#4 – Saying anything after you close.
Once you close a sale, it is time to be quiet. We have all heard the line, “Anything you say, can and will be used against you in a court of law.” After you use a closing line like the one above ( “With your permission, I would like to get the paperwork started today so that we can schedule a follow up meeting next week to put this amazing new system in place for you.”) anything you say, can and will make your prospect get cold feet and tell you to come back another time.
Everyone reading this post should try something just for fun. Get your spouse, friend or significant other and ask them to simply sit down across from you, look at you and say nothing. Then, give them your closing line and set a timer on your phone for 30 seconds. Feel how awkward 30 seconds of silence is after a closing line. Now, try 45 seconds. If you can be comfortable sitting in silence after a closing question without saying anything, your closing rate will go through the roof. I have found myself many times saying things like, “One other thing I didn’t mention Bob…” or “What do you think Bob…” or “Did you have any other questions…” after a closing question and I can tell you that in every situation, the prospect responded with something like, “I am very interested James so why don’t you stop back by sometime soon so I can think it over.” What they were really saying was, “I was about to say ‘Yes’ but you interrupted my thought process so now I have to start over!”

#5 – Never minimize someone’s position or their problem.
When you walk into a business and learn that the person you are speaking to is not the decision maker, never say things like, “Oh, so you are just the store manager?” or “Ok, so you are just an employee here?” Instead ask a follow up question to show that you value them and what they do. “So glad to meet you, how long have you been working here?” When a client shares a concern with you that you feel is insignificant, never respond with, “Are there any other issues?” or “Is that the only issue you are having?” both of these lines tell the client you don’t really think this is an issue and you think they are stupid for calling you with it.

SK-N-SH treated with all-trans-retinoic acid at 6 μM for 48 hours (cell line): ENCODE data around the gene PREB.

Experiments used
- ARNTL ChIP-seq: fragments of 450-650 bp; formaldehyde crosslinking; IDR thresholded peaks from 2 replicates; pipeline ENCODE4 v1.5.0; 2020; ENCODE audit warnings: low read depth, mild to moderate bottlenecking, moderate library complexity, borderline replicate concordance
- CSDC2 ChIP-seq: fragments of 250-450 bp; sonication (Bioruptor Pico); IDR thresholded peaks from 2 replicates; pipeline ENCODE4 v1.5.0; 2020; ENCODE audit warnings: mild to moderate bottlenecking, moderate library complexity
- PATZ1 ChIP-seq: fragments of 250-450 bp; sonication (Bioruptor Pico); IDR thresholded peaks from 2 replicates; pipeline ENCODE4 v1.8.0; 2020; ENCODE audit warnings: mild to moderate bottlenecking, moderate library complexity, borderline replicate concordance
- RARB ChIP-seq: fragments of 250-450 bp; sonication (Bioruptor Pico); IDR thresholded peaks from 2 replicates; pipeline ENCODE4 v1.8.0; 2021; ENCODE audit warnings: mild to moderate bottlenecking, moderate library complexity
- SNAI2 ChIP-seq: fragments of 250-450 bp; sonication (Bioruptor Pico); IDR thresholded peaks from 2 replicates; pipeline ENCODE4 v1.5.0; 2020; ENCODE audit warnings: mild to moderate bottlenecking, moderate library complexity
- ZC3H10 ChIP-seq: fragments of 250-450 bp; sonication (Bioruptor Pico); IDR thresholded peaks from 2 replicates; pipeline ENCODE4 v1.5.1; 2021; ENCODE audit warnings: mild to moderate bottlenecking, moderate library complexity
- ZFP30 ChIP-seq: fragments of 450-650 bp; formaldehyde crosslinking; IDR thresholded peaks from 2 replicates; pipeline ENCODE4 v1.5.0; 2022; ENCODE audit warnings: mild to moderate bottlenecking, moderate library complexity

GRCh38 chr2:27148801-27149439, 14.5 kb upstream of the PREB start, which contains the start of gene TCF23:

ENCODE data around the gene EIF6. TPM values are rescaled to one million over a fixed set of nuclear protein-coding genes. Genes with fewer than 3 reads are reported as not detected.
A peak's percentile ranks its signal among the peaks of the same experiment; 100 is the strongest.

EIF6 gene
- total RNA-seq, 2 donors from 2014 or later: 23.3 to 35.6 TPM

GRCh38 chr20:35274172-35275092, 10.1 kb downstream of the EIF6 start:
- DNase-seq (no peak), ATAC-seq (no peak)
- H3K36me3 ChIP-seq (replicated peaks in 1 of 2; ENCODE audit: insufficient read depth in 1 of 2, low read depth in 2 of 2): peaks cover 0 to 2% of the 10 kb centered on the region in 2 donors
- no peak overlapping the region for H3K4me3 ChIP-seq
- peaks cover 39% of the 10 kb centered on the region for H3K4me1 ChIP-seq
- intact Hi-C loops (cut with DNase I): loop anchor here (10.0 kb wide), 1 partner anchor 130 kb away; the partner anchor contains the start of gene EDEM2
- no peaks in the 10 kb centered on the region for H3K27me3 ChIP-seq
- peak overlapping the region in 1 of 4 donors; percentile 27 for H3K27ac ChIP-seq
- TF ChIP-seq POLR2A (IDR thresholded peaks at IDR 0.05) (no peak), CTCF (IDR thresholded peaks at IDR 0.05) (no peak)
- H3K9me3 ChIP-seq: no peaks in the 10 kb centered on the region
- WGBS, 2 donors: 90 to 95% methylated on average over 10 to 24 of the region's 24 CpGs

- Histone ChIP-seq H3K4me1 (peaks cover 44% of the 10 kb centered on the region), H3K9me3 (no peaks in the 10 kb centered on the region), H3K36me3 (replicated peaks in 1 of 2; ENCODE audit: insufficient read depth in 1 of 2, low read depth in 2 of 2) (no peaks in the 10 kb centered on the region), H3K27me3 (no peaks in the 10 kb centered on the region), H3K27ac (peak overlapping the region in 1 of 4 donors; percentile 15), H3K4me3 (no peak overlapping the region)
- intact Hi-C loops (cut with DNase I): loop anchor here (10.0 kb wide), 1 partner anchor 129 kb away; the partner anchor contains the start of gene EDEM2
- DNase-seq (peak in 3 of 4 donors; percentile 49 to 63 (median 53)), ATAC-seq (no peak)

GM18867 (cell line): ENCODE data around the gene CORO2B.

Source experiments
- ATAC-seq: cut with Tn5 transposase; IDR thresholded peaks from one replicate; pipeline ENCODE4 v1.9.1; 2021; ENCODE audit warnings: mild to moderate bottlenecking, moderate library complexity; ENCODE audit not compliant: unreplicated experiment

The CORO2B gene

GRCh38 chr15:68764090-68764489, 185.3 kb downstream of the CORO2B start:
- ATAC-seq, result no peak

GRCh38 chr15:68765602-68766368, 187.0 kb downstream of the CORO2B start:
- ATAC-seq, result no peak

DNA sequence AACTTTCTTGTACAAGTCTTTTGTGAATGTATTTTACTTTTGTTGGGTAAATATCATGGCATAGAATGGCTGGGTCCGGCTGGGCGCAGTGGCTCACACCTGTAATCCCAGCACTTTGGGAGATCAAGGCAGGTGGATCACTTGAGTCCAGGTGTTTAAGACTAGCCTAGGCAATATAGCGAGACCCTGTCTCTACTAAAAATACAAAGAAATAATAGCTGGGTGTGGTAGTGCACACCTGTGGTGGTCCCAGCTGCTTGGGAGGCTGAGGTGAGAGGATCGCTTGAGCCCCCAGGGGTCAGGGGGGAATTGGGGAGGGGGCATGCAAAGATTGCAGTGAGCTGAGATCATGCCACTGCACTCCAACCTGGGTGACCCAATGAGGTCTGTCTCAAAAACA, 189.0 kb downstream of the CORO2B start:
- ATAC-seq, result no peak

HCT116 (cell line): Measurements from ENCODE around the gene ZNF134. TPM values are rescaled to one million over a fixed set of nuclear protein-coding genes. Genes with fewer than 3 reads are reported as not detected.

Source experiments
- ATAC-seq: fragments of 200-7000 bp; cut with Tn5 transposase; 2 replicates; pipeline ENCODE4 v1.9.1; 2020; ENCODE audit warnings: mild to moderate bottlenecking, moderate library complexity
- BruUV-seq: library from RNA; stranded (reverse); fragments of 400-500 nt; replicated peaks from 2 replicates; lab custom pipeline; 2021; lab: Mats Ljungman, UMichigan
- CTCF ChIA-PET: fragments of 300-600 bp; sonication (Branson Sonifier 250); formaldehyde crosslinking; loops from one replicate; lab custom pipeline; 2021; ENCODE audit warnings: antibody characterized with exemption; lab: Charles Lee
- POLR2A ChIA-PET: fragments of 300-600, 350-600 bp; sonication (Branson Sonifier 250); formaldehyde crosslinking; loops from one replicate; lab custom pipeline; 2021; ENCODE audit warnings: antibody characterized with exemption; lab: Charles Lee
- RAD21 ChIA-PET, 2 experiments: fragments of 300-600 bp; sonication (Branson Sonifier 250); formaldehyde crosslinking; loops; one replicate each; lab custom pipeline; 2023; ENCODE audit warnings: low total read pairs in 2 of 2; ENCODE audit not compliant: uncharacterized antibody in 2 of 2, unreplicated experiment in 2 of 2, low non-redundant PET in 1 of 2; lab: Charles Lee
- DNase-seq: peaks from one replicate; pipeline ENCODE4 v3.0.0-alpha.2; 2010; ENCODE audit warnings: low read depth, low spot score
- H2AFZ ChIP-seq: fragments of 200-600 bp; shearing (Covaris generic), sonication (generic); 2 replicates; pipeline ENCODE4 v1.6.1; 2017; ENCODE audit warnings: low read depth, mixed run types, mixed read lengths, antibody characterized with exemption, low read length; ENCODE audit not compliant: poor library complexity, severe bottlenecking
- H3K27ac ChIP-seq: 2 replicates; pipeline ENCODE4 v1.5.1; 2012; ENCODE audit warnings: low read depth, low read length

Instead, you could repeat the problem back to them to make sure you understand. “So you feel like this issue is causing X problem for your employees?” or if you are trying to get a list of concerns you could say, “Bob, thank you so much for sharing that with me, I am making some notes on this, are there any other concerns like this one that I need to address for your business?” The words, “Like this one” show the client that you feel this is a valid concern and you want to make sure they are happy.I hope these 5 short tips will help you close more deals!
James Shepherd

3 Keys to Small Business Solution Selling

Read next post:  How to Survive on Your Own in Sales and Business – 5 Cash Flow Management Tips

How to Survive On Your Own in Sales and Business – 5 Cash Flow Management Tips